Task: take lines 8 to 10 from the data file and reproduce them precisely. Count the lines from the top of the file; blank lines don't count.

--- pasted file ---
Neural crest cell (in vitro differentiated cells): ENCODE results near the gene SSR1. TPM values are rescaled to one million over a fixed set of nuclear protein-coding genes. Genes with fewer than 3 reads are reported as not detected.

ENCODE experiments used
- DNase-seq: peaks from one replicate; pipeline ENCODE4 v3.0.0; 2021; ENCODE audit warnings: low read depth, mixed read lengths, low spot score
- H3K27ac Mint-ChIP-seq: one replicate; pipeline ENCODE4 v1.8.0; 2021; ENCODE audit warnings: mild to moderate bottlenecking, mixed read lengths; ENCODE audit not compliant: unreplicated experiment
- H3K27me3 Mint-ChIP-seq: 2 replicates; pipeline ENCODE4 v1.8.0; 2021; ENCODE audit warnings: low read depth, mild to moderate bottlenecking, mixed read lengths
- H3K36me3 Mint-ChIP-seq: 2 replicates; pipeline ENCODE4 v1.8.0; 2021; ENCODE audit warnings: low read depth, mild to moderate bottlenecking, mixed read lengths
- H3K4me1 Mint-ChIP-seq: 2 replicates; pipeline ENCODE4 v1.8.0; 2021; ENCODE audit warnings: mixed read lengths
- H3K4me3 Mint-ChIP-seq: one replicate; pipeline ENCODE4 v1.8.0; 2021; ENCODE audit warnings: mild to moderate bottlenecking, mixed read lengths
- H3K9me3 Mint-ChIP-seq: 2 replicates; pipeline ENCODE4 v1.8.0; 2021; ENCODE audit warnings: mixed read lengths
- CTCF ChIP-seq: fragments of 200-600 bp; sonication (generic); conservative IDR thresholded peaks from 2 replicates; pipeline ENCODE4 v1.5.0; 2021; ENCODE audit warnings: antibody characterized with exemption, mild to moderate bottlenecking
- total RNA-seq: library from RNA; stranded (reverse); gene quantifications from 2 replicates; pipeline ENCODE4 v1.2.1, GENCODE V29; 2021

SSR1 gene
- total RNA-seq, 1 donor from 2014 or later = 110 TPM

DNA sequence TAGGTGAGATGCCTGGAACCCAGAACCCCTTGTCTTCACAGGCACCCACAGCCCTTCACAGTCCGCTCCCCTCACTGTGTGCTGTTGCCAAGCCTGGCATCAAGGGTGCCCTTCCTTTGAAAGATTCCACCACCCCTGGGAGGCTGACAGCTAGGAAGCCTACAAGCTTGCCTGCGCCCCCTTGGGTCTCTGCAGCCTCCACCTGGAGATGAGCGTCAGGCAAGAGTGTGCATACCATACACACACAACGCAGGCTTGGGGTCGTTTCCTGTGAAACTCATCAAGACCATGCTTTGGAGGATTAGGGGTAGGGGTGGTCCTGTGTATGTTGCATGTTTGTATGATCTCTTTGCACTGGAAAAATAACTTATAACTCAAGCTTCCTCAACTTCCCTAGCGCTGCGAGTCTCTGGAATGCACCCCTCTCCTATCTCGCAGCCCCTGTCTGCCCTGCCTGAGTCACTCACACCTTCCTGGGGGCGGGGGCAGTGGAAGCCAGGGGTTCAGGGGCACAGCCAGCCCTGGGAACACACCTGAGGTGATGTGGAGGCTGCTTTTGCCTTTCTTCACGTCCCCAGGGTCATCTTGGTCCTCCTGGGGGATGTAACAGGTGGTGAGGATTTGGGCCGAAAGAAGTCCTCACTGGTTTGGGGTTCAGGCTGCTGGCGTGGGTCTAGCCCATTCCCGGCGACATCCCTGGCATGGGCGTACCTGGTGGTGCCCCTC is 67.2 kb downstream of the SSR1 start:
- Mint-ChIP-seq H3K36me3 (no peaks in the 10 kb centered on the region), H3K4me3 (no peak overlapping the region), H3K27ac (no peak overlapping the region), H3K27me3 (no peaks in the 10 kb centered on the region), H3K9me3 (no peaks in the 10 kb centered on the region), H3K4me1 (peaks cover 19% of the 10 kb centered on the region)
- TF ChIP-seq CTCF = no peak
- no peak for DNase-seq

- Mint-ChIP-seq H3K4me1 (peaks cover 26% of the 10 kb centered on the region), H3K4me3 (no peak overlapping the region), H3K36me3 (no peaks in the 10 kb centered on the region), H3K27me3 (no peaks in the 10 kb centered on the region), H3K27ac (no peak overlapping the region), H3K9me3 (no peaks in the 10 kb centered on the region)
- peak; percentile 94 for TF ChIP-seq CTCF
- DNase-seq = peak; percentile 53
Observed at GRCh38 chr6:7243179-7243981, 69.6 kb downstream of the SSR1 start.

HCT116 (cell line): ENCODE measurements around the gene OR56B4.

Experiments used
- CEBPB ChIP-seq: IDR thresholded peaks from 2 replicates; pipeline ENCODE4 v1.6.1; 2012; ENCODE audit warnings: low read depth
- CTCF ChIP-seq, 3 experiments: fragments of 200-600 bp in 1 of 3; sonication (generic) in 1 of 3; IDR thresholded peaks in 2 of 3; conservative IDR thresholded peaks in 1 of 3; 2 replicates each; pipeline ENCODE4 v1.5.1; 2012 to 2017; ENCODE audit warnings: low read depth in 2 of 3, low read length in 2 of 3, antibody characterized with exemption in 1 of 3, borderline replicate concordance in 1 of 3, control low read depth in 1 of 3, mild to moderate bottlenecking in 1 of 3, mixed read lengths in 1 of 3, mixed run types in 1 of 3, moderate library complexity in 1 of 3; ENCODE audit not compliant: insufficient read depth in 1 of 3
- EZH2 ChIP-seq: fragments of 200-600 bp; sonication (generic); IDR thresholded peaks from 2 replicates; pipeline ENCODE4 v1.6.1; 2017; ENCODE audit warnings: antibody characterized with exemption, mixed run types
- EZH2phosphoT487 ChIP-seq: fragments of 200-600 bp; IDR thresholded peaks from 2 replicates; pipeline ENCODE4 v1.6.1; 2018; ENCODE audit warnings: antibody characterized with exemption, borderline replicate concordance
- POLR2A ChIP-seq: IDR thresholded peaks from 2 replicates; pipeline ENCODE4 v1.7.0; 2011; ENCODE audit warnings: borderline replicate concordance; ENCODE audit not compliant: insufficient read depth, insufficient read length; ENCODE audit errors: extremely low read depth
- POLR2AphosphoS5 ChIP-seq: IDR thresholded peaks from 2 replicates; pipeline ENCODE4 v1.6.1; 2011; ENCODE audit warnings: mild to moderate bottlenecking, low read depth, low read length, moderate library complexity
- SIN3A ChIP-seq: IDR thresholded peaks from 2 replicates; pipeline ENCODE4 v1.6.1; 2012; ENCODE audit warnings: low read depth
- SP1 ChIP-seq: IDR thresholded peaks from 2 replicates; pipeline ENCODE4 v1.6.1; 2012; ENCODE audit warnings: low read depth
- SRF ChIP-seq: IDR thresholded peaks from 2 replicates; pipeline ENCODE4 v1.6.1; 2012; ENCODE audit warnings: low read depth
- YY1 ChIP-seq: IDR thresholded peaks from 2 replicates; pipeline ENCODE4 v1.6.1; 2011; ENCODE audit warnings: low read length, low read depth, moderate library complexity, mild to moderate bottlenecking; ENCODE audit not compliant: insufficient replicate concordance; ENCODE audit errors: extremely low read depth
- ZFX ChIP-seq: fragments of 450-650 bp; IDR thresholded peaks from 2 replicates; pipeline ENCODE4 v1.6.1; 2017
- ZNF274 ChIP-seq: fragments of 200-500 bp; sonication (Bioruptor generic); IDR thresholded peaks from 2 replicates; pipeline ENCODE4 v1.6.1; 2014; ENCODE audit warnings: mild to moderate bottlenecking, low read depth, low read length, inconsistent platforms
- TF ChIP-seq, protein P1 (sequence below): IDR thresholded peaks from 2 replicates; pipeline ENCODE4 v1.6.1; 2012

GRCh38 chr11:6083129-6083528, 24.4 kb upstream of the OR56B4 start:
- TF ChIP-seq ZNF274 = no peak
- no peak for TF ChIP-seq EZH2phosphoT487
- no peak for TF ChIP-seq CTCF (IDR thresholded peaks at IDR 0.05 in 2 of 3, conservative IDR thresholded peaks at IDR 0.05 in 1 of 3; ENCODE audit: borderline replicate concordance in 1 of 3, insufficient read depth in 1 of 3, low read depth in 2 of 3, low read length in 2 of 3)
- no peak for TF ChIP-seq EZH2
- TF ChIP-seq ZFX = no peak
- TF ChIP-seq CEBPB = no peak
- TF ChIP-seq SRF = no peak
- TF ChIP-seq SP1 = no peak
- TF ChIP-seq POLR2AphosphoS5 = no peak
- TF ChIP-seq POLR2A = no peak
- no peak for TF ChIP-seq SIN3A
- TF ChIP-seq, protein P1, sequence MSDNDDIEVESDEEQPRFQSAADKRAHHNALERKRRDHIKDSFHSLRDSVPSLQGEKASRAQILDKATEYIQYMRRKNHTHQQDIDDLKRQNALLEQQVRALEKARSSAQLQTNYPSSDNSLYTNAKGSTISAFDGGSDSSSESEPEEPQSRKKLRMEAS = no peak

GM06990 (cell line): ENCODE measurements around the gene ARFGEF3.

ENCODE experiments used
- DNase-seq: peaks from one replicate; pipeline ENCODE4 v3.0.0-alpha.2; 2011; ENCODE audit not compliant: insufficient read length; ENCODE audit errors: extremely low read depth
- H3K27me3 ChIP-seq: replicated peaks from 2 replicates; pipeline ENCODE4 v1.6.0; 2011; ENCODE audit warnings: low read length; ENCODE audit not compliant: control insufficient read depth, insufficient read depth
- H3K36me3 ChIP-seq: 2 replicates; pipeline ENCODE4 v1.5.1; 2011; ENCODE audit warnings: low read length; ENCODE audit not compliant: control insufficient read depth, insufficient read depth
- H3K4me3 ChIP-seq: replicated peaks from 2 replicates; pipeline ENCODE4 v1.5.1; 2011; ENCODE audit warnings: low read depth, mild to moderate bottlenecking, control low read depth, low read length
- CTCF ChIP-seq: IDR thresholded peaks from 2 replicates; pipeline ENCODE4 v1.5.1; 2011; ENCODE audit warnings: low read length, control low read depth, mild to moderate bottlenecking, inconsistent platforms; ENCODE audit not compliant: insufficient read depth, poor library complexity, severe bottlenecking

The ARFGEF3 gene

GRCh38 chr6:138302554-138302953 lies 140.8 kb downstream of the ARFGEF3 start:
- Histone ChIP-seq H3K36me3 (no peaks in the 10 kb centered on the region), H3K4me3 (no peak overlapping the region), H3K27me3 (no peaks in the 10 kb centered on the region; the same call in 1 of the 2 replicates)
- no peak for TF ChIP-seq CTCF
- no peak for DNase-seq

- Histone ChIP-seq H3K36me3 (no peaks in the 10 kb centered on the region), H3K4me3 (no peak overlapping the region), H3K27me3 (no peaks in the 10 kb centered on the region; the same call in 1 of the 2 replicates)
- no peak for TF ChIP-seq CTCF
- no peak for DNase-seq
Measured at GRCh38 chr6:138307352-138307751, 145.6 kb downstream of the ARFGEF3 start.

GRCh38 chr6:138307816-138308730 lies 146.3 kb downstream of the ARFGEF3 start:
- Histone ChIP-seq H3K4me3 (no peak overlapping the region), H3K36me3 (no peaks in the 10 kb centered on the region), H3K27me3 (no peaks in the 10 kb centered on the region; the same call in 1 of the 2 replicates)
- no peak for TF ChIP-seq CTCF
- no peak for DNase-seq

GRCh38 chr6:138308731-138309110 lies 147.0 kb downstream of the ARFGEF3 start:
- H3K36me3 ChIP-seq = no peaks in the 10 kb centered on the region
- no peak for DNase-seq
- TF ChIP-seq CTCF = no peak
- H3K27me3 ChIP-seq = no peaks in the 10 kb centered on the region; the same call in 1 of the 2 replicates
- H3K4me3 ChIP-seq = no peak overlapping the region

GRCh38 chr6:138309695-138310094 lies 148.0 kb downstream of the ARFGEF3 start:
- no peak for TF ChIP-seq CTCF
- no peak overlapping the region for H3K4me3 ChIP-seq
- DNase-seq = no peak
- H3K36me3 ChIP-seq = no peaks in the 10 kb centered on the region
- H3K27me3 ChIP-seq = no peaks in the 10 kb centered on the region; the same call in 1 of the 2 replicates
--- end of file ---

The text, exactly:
- H3K4me3 Mint-ChIP-seq: one replicate; pipeline ENCODE4 v1.8.0; 2021; ENCODE audit warnings: mild to moderate bottlenecking, mixed read lengths
- H3K9me3 Mint-ChIP-seq: 2 replicates; pipeline ENCODE4 v1.8.0; 2021; ENCODE audit warnings: mixed read lengths
- CTCF ChIP-seq: fragments of 200-600 bp; sonication (generic); conservative IDR thresholded peaks from 2 replicates; pipeline ENCODE4 v1.5.0; 2021; ENCODE audit warnings: antibody characterized with exemption, mild to moderate bottlenecking